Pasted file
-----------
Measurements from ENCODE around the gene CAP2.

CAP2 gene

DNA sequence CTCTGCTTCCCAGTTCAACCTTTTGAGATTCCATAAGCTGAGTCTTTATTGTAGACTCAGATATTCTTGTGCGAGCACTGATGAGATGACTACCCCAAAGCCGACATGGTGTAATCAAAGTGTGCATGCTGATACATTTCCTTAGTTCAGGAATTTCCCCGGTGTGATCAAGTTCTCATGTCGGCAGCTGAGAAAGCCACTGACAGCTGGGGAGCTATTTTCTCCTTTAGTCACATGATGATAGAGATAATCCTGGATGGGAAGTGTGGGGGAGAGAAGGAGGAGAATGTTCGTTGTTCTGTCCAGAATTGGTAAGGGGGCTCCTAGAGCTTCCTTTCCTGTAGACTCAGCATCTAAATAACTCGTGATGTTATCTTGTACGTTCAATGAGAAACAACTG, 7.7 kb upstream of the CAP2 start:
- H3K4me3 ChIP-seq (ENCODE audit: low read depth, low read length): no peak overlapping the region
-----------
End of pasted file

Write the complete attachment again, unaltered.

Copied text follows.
Measurements from ENCODE around the gene CAP2.

CAP2 gene

DNA sequence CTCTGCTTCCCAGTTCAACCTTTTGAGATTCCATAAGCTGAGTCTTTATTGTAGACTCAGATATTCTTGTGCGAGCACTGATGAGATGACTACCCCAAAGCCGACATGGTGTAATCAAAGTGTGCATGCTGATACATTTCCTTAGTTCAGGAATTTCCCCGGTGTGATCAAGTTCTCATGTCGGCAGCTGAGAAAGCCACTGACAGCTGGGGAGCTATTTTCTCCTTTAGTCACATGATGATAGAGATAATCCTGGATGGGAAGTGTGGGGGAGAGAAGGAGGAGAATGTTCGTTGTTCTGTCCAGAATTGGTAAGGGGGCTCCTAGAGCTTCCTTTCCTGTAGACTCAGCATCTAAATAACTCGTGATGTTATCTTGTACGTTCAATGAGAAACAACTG, 7.7 kb upstream of the CAP2 start:
- H3K4me3 ChIP-seq (ENCODE audit: low read depth, low read length): no peak overlapping the region